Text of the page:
The (Un)Making of the Working Class in Karachi, 1980s -2010s
Mallick, Muhammad Ayyaz Ahsan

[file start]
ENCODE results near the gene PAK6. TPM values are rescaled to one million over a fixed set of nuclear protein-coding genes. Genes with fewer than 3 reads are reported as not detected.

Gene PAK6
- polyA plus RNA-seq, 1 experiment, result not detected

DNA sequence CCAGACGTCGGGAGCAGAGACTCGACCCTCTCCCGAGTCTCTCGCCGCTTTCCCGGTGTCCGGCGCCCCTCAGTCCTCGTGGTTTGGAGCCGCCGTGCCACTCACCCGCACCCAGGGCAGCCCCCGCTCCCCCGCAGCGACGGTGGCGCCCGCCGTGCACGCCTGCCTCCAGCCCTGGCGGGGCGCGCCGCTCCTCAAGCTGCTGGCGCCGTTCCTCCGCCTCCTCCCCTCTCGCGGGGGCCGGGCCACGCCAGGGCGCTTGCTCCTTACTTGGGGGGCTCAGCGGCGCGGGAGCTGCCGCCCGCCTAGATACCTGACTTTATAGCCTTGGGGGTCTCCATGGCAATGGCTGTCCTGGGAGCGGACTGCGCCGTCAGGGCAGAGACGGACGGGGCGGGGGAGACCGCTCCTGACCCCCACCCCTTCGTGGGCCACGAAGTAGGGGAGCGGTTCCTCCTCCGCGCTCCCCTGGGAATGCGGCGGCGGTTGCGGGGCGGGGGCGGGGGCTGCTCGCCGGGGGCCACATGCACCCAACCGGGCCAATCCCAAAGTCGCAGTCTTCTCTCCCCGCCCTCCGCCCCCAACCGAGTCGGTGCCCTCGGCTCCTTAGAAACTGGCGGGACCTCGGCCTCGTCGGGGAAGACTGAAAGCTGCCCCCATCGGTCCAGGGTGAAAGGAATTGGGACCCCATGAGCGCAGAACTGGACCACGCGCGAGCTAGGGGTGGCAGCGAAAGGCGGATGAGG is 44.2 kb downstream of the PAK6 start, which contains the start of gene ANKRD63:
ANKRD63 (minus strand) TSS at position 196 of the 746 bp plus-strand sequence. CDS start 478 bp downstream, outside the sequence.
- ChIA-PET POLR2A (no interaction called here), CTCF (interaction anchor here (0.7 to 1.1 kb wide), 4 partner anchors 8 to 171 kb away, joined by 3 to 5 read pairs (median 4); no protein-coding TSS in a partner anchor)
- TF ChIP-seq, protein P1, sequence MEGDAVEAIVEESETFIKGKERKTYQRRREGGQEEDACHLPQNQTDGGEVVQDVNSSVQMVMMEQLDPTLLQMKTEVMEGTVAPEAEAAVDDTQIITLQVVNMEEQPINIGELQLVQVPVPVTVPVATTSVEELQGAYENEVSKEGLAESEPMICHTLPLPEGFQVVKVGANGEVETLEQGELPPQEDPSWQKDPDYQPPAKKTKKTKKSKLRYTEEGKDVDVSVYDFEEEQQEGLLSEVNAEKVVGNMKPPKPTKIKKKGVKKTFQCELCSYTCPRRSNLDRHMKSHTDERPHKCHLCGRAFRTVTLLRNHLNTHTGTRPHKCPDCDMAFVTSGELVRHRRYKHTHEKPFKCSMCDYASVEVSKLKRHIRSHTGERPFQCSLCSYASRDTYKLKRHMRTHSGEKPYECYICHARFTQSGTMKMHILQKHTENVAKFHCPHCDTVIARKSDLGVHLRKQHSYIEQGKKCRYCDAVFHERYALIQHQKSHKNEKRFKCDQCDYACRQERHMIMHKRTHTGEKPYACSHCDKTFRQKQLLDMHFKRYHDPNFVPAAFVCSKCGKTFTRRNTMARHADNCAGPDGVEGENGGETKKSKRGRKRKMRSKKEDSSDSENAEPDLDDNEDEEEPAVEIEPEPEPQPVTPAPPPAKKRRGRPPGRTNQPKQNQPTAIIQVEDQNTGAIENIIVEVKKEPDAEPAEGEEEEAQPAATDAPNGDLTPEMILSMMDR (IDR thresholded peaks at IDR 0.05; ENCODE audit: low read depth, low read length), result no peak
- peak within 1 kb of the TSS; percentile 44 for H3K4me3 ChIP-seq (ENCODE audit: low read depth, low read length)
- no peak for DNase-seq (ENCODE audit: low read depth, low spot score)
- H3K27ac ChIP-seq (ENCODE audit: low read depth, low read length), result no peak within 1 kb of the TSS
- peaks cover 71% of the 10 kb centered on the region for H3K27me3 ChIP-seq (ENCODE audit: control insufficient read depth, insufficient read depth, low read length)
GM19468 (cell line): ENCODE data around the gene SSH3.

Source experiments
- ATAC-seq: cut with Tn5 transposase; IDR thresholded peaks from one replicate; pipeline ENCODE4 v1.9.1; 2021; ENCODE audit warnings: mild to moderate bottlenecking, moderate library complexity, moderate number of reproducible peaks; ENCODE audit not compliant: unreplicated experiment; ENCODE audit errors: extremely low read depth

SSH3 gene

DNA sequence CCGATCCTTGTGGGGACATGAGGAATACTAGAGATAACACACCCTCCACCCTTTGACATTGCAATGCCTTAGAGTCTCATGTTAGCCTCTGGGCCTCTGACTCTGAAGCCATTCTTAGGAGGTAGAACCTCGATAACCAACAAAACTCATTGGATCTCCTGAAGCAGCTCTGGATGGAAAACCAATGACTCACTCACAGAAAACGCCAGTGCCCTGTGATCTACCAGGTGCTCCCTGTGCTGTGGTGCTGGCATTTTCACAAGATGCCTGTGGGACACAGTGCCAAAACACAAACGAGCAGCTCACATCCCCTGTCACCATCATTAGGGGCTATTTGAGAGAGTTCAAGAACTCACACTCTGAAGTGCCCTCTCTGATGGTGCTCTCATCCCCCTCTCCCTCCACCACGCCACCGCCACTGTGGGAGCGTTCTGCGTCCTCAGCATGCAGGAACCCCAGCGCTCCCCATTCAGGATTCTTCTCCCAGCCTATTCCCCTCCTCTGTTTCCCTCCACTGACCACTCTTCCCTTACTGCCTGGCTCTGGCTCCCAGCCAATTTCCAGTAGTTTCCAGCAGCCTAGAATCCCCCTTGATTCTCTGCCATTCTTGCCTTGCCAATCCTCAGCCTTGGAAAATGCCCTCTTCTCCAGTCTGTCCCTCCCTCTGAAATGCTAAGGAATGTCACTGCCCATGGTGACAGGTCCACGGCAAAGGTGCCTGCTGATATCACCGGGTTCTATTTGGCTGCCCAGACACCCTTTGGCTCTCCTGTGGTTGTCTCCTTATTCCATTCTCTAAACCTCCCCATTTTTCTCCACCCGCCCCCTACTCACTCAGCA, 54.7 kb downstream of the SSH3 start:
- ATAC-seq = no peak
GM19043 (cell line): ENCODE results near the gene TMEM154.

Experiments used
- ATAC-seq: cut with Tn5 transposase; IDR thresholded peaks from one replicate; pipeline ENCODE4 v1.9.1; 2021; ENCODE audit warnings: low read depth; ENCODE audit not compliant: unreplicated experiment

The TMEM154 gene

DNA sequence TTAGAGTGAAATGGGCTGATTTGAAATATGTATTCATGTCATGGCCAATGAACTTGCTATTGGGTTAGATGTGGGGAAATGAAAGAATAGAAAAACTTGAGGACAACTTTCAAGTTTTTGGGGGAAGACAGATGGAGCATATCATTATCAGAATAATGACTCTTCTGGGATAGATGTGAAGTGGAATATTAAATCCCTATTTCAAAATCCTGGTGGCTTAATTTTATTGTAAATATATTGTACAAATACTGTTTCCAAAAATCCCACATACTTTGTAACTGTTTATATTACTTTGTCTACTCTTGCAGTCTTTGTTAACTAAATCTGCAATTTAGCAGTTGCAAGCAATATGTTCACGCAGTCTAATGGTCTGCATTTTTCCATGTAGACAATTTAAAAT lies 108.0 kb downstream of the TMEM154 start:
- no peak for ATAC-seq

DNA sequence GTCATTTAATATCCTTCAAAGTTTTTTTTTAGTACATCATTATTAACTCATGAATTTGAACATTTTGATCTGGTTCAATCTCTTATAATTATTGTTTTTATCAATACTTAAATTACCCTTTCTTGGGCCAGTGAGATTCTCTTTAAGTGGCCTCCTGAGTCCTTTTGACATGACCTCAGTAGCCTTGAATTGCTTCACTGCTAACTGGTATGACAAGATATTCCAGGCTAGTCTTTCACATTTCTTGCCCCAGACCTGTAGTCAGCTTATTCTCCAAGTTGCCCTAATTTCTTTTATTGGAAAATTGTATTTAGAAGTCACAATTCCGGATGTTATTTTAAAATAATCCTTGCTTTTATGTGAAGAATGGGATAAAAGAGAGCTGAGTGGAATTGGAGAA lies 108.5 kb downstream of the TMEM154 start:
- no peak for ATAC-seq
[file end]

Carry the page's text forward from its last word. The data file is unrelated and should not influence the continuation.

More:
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This dissertation traces the evolution of working-class politics in Karachi (Pakistan) over the past four decades. I develop an integral and non-teleological approach to the study of class, state, and civil society by reconstructing the Marxist and postcolonial traditions, while also contributing to debates in human geography, development studies, sociology, and literary criticism. The dissertation demonstrates that the dialectic of the (un-)making of the working class is mediated by shifting modes of accumulation, dynamics of consent, coercion and trasformismo, and contours of the urban question. These shifts are theorised as two phases of passive revolution: the first from late 1970s through 1980s, and the second from late2000s onwards. I argue that the first phase had the deepest, longestlasting effects on the working class in Karachi. I demonstrate how the spatial and social faultlines that developed within the working class during this period facilitated pacification and ethnospatial populisms. I provide a detailed historical account of the decline of the labour movement by examining trade union archives and interviewing workers and labour organisers. Through participatory observation with construction workers, home-based women workers, and food transport workers, I develop new ways to understand how the proliferation of informality in the second phase of (neoliberal) passive revolution is lived in spaces of production and reproduction. Finally, I use oral history and novels to trace shifts in the spatial structure of feeling with growing ethnic enclavisation. Together, I demonstrate how the rhythms of workingclass politics in Karachi, and their enclosure within the circumscribed domains of subalternity, remain overdetermined by the social and organisational fragmentations of the first phase of passive revolution. In turn, I show that recurring crises of the ruling bloc, shifting articulations of the urban question, and contradictions within popular common sense offer openings for a renewed hegemonic praxis of the working class.